August 12, 2016

Using My Childhood Superpower to help Families Facing Cancer.

 hand massage

I held her head, gently cradling it between my palms as she rested on the massage table.

She was solid bone and warm skin, a breathing human being in my hands. “One day, when everything else hurts, this will be enough” I whispered, turning my face slowly toward her husband. “Children enjoy having their heads cradled, but we don’t often have our heads held lovingly as adults.”

He nodded.

I slowly slid my hands away from her head, silently listening to that subdued sound of skin across linen so familiar to bodyworkers. As a massage therapist, a teacher and a volunteer, this is one interaction of many I experience with patients with a cancer diagnosis and the family members that love them.

I am often asked how I got into oncology massage and what inspired me to start teaching meditation. Before answering, I smile and silently calculate how much of my story the person really wants to hear. The truth: how else does anyone who provides peace and relief to the sick enter into their profession? I grew up in the secretive slow motion horror show that was a 20th century family with a stage four cancer patient. When I was in grade school, biopsy, mastectomy, radiation and chemotherapy took hold of my mother. I was shielded from the many doctor’s visits, but saw their unmistakable effects on my parents. I remember letting myself in with my latchkey after school and spending a lot of time reading quietly in my room.

When I was a child, being quiet was the most valuable thing a child in a family with cancer could do. Back then, doctors believed massage could spread cancer. Back then, stage four cancer was a death sentence, words like metastasis and prosthesis were mentioned only in a whisper and fear and pain made people turn their eyes away.

I grew up and, like many children, grew away from my childhood and tried my hand at a career that interested me. I was forty when I realized I had a secret superpower that was a direct result of my upbringing. I can breathe in that head-underwater-silent-scream-desperation that engulfs a family on the heels of a cancer diagnosis. I can fully behold someone with compassion and listen to their story without the urge to tell them about my friend who had cancer or this research study that found drinking juiced carrots can cure them. I can be there. Listening.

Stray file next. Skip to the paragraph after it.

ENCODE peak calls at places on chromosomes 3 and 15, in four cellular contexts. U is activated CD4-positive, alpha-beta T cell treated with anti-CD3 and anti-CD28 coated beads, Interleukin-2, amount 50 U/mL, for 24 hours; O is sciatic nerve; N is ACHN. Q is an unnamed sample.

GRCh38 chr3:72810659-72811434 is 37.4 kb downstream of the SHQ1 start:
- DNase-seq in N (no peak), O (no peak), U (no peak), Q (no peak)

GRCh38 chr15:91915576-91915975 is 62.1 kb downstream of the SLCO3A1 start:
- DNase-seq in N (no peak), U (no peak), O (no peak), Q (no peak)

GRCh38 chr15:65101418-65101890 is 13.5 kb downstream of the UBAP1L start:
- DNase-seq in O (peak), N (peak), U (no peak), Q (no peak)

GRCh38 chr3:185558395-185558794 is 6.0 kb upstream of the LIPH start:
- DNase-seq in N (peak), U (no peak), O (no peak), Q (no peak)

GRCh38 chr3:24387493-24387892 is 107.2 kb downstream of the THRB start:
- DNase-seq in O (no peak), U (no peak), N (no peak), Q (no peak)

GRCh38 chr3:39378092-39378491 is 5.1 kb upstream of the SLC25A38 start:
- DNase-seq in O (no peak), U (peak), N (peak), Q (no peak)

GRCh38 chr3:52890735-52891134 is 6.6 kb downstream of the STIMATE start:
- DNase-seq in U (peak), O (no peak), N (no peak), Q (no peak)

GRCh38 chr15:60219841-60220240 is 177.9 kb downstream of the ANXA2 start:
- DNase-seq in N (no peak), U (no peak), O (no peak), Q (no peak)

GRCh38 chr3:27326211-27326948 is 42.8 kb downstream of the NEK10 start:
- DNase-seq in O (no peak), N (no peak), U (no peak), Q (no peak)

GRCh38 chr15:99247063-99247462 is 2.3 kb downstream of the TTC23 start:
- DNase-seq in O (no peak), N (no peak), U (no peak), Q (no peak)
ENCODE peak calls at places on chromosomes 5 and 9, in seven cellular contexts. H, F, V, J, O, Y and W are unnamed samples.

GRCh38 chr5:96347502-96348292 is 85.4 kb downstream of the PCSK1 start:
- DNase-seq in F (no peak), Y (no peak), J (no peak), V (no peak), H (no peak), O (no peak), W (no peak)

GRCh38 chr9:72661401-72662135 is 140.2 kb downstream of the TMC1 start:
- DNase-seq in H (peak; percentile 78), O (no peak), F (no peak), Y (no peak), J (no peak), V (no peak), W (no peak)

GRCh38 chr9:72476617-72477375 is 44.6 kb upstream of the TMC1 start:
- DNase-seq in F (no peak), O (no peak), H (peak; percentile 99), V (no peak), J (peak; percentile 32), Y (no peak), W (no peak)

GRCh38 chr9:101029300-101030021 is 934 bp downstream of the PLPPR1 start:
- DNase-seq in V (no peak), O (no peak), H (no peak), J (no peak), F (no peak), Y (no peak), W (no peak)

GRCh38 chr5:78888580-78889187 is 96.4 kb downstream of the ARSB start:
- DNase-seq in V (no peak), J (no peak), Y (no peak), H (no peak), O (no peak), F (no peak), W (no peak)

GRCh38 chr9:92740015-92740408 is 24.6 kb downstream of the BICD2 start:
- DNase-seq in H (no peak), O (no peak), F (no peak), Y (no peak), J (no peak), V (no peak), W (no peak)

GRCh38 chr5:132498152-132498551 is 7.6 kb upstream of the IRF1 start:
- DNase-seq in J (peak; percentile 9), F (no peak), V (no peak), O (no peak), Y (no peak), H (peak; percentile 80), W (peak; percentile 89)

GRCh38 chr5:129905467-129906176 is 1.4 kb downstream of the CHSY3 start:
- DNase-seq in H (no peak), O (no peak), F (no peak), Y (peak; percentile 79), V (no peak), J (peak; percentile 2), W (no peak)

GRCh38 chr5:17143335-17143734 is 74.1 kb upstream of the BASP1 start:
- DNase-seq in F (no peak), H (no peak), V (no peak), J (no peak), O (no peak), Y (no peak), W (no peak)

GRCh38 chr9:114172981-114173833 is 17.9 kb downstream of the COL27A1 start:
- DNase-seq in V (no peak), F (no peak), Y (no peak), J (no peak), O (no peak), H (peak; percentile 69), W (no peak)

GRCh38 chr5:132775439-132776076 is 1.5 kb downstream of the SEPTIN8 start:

So the universe drew me to the second career I was saving for after my retirement: massage.

As I grew up, so did science. In the 21st century, oncology massage has given many patients with a cancer diagnosis comfort, relaxation and relief from nausea, exhaustion and pain. Professionally trained therapists can now provide a safe full body massage. The good news for families is that, in most instances—and with a few hours of training and a bit of self-confidence— family members can also give safe and relaxing hand, foot and head massage to loved ones with a cancer diagnosis.

Can our touch really bring relief? The answer is yes. As family members of a loved one with cancer, we all have this superpower. Our touch is warm and compassionate, not sterile and clinical like so many cancer treatments. Most importantly, we have their trust.

Our loved one can tell us to stop or adjust pressure without offending us.

The key is to touch with care and compassion. To take a moment to center ourselves and feel our own breath before we reach out. Once we have linked up to our own “compassion superpower,” we can reach out to our loved one. Just start with five minutes. Five minutes to comfort a husband or wife, mother or father who is suffering. Five minutes of breathing and holding and being held. Five minutes of being able to say “I’m here, I see you, I love you,” with our hands and our gentle touch.

As I share these techniques with families facing cancer, I feel like I am holding the hand of my shy, bookish inner child, that girl who couldn’t help her mother.

With my help, little Kathleen is able to teach families how to give comfort to their loved one with a cancer diagnosis.




Author: Kathleen Lisson

Image: Patrick Gaudin at Flickr 

Editor: Renée Picard


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